Last week, Gingrich said that by the end of his second term, America would build a colony on the moon. Mitt Romney's campaign has been gleefully attacking him on his "grandiose" lunar ambitions ever since (sample press release: "EARTH TO NEWT..."). "Do we have to wait to do the obituary on Newt's candidacy?" Slate's Jacob Weisberg tweeted. "I think moon colony killed it. Neat encapsulation of his vanity/insanity." Public Policy Polling's Tom Jensen points out that Florida voters oppose the Moon plan by 52 percent to 22 percent -- and only 34 percent of Gingrich's own voters like the idea. "I doubt this issue really has much to do with Newt's collapse in Florida but I don't think it's helping him either," Jensen writes.
Romney is clearly enjoying the chance to argue that Gingrich as a maniac with delusions of grandeur. That argument is not without evidence. However, going back to the moon is not a terrible idea! While a lunar colony is a tough sell politically, The New York Times' Kenneth Change reports, it's doable technologically:
“It’s not something that should be mocked or should be seen as a remote possibility,” said Michael Gold, director of the Washington office of Bigelow Aerospace, a private space company. “The reason this is both possible and economically viable is that many of the systems and technology, if not all, already exist.” ...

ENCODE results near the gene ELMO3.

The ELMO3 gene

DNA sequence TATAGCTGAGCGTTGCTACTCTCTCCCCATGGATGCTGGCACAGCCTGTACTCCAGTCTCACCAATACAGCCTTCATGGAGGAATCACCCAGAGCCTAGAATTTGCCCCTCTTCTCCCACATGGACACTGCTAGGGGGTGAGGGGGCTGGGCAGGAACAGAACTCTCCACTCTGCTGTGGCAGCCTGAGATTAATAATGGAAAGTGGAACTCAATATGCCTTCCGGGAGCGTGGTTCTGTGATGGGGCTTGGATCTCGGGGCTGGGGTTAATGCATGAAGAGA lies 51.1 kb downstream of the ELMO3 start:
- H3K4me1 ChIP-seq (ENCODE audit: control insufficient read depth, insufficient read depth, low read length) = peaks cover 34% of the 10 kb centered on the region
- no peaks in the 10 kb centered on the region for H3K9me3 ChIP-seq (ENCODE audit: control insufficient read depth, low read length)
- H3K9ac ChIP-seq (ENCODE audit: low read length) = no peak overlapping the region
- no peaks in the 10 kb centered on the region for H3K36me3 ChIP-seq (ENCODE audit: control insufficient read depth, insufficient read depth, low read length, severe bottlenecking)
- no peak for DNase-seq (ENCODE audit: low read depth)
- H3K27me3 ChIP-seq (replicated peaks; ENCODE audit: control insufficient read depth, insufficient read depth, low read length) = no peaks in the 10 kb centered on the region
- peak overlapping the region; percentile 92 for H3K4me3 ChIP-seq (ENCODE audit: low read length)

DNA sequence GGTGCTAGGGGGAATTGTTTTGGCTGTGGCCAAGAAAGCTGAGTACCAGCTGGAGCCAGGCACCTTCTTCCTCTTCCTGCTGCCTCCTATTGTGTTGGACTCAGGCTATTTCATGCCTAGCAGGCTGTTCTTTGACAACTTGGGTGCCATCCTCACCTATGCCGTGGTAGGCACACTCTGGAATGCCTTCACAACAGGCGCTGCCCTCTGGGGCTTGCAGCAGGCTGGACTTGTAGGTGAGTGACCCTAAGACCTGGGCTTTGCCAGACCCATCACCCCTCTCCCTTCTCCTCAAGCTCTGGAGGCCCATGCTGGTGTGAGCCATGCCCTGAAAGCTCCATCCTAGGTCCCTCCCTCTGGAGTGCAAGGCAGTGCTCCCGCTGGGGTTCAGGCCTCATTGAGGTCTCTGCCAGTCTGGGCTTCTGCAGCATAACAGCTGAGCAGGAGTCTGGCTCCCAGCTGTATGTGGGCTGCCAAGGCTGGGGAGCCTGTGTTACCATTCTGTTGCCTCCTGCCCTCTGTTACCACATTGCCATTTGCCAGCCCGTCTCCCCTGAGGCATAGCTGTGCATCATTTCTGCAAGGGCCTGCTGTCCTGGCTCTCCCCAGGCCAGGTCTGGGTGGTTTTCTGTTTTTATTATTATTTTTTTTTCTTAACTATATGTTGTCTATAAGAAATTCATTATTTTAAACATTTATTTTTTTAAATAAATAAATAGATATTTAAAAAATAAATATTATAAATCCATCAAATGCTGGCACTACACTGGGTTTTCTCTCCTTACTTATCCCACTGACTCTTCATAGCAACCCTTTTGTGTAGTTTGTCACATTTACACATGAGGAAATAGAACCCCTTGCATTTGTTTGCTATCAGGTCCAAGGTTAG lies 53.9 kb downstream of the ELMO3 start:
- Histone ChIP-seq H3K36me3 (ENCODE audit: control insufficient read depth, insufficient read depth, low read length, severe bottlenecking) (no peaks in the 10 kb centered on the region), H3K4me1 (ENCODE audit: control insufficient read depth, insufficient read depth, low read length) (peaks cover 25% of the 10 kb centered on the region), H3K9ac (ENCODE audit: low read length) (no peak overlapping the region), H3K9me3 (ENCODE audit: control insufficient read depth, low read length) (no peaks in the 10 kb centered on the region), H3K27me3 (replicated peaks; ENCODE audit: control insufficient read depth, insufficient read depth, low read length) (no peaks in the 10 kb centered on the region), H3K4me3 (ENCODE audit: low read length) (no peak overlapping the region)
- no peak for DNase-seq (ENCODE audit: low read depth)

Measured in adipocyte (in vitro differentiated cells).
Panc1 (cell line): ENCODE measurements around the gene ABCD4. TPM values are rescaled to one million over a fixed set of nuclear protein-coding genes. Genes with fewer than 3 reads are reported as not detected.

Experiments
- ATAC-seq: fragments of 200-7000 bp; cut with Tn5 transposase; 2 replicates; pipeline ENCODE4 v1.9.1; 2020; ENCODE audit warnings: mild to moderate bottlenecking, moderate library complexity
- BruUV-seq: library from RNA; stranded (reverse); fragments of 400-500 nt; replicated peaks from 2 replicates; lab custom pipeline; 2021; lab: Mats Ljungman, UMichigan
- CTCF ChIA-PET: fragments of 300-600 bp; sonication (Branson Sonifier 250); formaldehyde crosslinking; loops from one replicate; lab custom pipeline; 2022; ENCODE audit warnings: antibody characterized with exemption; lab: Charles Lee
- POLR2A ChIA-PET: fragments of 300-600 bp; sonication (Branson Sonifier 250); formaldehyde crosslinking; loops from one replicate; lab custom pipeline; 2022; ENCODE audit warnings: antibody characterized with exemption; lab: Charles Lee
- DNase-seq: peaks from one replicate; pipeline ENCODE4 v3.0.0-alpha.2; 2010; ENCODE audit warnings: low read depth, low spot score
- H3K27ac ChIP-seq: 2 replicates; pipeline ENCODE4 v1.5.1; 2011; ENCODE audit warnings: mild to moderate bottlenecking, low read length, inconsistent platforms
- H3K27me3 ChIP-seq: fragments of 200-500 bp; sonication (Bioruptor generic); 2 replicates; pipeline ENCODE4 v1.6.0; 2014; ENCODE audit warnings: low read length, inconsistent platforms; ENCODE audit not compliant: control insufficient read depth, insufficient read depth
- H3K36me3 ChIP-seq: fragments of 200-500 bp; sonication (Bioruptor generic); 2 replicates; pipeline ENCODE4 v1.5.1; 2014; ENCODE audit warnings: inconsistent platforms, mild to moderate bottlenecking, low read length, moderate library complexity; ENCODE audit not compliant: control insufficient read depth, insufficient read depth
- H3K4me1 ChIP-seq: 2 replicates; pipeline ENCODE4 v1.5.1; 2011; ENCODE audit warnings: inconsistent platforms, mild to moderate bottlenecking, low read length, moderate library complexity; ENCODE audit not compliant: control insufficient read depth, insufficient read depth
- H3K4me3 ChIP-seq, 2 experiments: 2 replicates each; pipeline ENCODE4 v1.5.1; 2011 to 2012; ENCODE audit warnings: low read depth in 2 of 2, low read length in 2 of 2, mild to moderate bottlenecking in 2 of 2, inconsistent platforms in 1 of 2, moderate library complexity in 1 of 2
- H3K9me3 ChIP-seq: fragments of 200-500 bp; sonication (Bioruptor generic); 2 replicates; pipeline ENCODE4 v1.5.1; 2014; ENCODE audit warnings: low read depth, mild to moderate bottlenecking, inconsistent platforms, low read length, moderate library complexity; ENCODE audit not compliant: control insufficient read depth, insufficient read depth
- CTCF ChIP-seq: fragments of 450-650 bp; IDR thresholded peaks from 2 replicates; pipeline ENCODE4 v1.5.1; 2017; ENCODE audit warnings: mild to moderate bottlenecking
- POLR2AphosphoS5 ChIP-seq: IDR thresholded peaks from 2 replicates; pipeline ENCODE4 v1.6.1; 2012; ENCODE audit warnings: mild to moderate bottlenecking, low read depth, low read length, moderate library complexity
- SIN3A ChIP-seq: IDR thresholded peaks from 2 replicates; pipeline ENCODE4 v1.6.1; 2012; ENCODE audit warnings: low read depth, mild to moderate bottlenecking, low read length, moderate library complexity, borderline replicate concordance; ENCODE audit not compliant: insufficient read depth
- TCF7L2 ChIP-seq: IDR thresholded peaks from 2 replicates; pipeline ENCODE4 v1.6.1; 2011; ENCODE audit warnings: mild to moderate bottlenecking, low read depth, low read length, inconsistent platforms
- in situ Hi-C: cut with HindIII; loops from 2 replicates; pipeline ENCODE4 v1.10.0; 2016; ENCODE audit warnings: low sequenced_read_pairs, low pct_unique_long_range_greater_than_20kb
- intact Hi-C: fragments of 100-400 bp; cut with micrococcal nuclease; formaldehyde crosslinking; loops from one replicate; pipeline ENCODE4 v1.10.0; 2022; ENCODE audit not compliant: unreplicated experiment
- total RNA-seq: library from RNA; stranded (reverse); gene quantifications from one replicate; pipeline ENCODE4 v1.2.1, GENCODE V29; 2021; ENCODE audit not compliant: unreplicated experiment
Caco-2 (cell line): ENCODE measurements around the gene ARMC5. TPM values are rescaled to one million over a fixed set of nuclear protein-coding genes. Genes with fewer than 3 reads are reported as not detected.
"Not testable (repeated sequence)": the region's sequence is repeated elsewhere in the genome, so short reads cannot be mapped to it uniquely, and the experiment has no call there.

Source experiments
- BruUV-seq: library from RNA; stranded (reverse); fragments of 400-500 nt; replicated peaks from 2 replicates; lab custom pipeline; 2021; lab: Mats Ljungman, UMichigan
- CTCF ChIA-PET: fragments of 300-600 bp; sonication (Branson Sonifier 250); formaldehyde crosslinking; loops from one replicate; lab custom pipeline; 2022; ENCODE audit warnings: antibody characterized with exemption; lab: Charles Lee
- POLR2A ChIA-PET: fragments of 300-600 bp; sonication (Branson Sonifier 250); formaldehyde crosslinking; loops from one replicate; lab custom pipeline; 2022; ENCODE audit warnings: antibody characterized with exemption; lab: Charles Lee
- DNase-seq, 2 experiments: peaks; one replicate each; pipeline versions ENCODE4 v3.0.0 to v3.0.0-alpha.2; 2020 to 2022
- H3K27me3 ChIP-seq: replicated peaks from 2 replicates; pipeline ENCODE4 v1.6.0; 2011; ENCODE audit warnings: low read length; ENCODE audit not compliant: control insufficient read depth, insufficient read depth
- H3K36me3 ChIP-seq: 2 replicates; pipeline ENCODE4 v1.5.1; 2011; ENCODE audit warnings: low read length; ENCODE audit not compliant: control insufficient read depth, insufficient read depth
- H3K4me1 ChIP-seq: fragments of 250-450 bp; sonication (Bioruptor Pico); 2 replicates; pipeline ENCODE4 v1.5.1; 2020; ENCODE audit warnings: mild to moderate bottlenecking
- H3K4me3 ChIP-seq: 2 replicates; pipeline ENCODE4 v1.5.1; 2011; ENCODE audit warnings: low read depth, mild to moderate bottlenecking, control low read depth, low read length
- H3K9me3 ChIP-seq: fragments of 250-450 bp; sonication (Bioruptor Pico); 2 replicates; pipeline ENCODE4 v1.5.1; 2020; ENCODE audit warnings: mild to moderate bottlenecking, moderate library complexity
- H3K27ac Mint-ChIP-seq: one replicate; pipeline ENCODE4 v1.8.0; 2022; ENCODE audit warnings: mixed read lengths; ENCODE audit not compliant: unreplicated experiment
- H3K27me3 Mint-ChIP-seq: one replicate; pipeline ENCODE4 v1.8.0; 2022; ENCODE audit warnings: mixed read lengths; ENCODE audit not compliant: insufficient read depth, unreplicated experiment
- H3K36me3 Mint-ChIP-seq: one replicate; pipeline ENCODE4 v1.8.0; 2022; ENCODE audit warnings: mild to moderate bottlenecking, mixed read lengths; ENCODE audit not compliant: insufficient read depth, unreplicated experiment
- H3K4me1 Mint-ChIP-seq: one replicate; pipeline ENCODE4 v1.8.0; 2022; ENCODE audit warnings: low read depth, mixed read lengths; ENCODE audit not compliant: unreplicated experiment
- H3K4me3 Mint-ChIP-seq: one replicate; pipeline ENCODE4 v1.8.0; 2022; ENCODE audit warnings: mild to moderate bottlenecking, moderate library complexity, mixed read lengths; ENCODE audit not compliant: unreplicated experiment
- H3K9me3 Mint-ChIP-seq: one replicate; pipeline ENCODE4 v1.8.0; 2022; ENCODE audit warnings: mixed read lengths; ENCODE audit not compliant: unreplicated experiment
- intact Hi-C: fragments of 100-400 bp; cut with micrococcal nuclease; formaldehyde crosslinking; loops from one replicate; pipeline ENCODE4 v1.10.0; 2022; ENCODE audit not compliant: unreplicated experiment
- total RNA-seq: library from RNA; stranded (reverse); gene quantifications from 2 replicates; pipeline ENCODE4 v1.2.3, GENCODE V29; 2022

Charles Miller, formerly a senior adviser at NASA for commercial space, said all of the pieces of Mr. Gingrich’s space plans were plausible if not fleshed out. “The improbable thing at this point is if Newt will become president,” he said.
Gingrich has taken a lot of positions that are tough to defend, like attacking Romney for paying a low federal tax rate when Gingrich's own tax plan would lower that rate to nearly zero. His remarks about President Obama being a "food stamp president" and that poor kids have no work ethic play on ancient racial stereotypes. He once complained about an Israeli "land grab," Salon notes, and now he's calling the Palestinians "an invented people." He came out for banning all embryonic stem cell research this weekend, which he once supported, as The Washington Post's Karen Tumulty points out. So it's a little sad that one issue on which Gingrich has been consistent for years and which has brought us great things -- Tang, velcro, satellite TV, a lot of essays on space sex, summer space camp -- looks like the one thing that destroys his candidacy.
This article is from the archive of our partner The Wire.